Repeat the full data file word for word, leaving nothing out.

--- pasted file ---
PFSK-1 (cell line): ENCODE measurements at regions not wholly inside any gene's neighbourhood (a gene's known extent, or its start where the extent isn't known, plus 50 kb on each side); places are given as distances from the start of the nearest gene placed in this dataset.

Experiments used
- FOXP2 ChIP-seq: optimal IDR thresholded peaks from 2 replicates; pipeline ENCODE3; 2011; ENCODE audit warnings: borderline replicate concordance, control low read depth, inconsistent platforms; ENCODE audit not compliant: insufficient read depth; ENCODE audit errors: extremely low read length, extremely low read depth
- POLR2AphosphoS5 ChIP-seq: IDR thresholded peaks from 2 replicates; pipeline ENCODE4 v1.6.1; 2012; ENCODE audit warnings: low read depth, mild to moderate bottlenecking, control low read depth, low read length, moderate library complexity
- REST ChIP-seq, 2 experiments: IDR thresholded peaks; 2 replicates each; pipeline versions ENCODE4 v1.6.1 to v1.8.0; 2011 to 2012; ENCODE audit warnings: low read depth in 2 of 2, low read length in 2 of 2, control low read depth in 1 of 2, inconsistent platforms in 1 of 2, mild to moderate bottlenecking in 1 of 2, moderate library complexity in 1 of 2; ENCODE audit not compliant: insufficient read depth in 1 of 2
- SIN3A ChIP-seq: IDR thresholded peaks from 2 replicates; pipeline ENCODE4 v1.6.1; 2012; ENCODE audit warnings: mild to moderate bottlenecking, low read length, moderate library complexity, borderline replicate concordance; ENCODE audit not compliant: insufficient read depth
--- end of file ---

PFSK-1 (cell line): ENCODE measurements at regions not wholly inside any gene's neighbourhood (a gene's known extent, or its start where the extent isn't known, plus 50 kb on each side); places are given as distances from the start of the nearest gene placed in this dataset.

Experiments used
- FOXP2 ChIP-seq: optimal IDR thresholded peaks from 2 replicates; pipeline ENCODE3; 2011; ENCODE audit warnings: borderline replicate concordance, control low read depth, inconsistent platforms; ENCODE audit not compliant: insufficient read depth; ENCODE audit errors: extremely low read length, extremely low read depth
- POLR2AphosphoS5 ChIP-seq: IDR thresholded peaks from 2 replicates; pipeline ENCODE4 v1.6.1; 2012; ENCODE audit warnings: low read depth, mild to moderate bottlenecking, control low read depth, low read length, moderate library complexity
- REST ChIP-seq, 2 experiments: IDR thresholded peaks; 2 replicates each; pipeline versions ENCODE4 v1.6.1 to v1.8.0; 2011 to 2012; ENCODE audit warnings: low read depth in 2 of 2, low read length in 2 of 2, control low read depth in 1 of 2, inconsistent platforms in 1 of 2, mild to moderate bottlenecking in 1 of 2, moderate library complexity in 1 of 2; ENCODE audit not compliant: insufficient read depth in 1 of 2
- SIN3A ChIP-seq: IDR thresholded peaks from 2 replicates; pipeline ENCODE4 v1.6.1; 2012; ENCODE audit warnings: mild to moderate bottlenecking, low read length, moderate library complexity, borderline replicate concordance; ENCODE audit not compliant: insufficient read depth